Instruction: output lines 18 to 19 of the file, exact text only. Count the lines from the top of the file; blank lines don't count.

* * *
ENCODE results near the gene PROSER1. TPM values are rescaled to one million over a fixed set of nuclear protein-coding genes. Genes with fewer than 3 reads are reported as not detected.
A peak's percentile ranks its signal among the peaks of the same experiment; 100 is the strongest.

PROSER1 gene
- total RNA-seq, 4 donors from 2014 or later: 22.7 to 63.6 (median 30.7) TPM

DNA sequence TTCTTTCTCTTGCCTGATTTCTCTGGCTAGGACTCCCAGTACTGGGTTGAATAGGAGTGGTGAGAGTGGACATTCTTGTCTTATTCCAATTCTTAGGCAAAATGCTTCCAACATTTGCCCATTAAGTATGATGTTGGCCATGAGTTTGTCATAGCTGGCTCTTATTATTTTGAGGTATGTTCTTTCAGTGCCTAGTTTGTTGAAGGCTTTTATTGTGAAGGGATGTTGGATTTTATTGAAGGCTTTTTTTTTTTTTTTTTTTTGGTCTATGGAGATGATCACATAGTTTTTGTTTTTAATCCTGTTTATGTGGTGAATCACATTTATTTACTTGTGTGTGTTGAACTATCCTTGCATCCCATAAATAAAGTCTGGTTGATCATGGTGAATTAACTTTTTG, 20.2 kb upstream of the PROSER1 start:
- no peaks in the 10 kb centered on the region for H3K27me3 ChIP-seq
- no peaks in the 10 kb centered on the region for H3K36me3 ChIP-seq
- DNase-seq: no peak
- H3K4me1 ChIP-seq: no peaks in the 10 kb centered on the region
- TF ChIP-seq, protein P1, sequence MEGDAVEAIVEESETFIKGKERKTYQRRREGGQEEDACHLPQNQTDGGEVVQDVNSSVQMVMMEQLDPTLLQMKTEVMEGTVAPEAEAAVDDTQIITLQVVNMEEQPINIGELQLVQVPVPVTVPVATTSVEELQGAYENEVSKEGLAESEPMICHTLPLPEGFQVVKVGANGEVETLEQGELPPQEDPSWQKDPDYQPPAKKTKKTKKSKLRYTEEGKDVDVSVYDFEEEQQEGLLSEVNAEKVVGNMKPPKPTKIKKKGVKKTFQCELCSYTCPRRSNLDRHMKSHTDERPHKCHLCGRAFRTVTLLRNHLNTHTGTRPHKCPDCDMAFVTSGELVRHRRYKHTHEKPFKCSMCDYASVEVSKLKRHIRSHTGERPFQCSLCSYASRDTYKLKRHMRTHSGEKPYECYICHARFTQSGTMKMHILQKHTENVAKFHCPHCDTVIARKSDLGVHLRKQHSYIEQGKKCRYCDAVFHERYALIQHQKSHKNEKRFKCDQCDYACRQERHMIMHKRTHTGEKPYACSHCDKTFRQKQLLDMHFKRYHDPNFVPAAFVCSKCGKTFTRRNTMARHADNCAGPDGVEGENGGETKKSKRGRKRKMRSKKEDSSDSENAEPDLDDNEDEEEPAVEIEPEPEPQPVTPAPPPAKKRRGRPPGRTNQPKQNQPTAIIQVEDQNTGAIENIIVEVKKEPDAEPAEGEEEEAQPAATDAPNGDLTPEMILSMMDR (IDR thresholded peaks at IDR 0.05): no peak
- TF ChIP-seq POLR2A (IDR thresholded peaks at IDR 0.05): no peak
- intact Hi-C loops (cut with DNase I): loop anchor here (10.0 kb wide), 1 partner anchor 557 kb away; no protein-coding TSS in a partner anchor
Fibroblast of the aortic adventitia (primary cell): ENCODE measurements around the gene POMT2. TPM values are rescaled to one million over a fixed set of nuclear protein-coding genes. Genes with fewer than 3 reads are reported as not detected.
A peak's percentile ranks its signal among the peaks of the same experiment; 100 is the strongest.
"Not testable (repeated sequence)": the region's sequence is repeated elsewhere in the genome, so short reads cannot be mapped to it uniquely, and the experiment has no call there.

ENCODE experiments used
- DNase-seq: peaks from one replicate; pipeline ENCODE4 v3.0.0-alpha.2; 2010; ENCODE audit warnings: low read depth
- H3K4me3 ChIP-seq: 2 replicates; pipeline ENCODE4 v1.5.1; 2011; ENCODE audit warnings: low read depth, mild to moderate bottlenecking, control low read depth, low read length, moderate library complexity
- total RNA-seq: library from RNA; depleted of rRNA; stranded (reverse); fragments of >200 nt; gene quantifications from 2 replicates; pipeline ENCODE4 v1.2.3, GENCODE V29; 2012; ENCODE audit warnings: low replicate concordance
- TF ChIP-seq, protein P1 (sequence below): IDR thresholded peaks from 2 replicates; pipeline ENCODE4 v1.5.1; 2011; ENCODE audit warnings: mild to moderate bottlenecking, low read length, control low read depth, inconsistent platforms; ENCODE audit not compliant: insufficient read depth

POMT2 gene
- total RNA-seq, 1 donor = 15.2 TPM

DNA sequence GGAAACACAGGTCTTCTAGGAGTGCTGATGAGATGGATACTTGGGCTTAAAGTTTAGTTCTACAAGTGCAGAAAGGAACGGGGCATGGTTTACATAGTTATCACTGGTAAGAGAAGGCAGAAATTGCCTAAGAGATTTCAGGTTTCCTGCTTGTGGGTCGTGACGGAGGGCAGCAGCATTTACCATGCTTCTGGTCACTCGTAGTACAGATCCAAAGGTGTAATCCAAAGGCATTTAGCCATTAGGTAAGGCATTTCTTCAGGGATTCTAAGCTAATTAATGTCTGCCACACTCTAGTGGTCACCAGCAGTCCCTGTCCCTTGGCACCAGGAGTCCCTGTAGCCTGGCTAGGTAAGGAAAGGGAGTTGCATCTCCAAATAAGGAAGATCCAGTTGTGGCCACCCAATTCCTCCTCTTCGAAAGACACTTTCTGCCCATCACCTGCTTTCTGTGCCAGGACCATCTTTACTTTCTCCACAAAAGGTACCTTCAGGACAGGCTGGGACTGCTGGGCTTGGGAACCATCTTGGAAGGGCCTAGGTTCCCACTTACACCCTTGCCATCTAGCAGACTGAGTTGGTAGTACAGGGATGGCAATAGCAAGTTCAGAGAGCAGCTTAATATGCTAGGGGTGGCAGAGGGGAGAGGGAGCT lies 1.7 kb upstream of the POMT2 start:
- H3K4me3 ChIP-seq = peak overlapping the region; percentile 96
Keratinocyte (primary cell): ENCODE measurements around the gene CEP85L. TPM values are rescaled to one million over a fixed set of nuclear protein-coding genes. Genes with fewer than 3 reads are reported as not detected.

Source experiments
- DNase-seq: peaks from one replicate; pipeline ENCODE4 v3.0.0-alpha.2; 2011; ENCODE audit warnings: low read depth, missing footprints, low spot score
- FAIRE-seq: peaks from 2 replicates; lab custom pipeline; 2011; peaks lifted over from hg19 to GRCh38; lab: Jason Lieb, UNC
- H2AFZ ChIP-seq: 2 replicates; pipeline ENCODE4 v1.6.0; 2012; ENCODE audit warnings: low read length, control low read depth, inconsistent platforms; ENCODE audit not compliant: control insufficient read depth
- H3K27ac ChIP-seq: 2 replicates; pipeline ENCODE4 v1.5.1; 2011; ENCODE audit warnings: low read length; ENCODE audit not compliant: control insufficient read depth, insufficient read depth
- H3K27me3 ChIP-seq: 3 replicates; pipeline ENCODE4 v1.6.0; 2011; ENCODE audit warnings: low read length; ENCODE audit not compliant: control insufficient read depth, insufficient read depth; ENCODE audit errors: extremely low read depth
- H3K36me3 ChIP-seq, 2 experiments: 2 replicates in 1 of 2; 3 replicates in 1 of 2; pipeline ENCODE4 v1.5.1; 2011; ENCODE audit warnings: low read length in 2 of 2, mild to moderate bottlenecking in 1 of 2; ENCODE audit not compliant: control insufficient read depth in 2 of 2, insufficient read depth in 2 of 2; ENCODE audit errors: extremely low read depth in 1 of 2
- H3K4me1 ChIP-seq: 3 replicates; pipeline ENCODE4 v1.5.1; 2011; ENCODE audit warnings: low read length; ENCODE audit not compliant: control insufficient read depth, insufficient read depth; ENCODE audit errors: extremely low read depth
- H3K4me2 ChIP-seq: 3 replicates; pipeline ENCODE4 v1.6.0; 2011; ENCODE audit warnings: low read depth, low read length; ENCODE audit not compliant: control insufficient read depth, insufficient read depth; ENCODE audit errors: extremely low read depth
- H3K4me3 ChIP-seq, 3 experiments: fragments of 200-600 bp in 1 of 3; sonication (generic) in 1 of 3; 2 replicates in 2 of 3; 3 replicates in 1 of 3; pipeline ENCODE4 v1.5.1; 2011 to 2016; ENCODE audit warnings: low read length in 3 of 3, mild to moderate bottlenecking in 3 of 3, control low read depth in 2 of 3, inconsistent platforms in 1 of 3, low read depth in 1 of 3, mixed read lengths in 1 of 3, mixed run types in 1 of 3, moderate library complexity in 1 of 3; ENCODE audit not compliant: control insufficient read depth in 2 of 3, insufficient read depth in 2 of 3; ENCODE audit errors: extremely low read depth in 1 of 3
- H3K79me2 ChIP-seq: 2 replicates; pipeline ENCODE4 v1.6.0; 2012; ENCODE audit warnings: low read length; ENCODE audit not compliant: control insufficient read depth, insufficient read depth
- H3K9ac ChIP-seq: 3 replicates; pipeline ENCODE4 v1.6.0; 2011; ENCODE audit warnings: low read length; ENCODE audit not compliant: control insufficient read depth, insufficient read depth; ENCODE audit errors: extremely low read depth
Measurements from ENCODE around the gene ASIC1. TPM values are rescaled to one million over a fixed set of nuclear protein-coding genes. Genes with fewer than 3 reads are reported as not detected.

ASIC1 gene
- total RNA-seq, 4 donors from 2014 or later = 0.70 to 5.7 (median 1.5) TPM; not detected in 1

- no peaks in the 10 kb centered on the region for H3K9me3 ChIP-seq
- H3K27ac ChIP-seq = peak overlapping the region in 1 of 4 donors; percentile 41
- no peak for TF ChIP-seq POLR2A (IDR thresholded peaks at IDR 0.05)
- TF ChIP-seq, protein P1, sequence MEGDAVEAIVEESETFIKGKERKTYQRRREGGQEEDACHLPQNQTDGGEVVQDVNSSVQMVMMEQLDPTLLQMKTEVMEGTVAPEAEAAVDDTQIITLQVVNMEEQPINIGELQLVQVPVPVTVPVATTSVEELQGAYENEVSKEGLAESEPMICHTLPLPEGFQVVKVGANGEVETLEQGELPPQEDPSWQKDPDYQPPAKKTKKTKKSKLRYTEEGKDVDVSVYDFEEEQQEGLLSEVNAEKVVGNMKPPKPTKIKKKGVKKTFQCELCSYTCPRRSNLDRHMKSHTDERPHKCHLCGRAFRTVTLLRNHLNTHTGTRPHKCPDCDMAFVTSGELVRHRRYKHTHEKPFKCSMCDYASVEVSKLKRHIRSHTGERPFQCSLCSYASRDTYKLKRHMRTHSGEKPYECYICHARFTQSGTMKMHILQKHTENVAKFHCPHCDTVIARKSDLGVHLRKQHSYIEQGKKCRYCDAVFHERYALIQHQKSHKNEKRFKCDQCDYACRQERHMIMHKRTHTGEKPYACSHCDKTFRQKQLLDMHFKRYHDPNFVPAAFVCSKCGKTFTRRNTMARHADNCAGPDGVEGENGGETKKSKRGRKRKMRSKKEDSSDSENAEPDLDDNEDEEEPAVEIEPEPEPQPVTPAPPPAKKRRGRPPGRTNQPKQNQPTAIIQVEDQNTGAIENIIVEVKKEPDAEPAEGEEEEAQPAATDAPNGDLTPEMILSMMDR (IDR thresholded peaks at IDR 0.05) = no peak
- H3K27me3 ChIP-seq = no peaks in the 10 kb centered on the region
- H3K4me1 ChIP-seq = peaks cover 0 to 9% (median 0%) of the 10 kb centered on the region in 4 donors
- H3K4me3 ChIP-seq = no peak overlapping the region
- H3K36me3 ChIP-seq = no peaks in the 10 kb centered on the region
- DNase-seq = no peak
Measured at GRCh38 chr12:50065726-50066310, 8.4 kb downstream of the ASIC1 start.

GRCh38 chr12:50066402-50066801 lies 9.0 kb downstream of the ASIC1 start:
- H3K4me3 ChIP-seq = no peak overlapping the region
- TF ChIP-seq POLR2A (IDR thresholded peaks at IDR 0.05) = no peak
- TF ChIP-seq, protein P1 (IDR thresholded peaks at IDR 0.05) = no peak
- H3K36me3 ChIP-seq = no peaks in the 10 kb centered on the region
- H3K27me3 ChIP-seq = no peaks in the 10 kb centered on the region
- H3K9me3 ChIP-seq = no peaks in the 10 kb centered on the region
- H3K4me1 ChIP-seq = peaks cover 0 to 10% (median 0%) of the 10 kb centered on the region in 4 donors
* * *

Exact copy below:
- H3K4me3 ChIP-seq: 2 replicates; pipeline ENCODE4 v1.5.1; 2011; ENCODE audit warnings: low read depth, mild to moderate bottlenecking, control low read depth, low read length, moderate library complexity
- total RNA-seq: library from RNA; depleted of rRNA; stranded (reverse); fragments of >200 nt; gene quantifications from 2 replicates; pipeline ENCODE4 v1.2.3, GENCODE V29; 2012; ENCODE audit warnings: low replicate concordance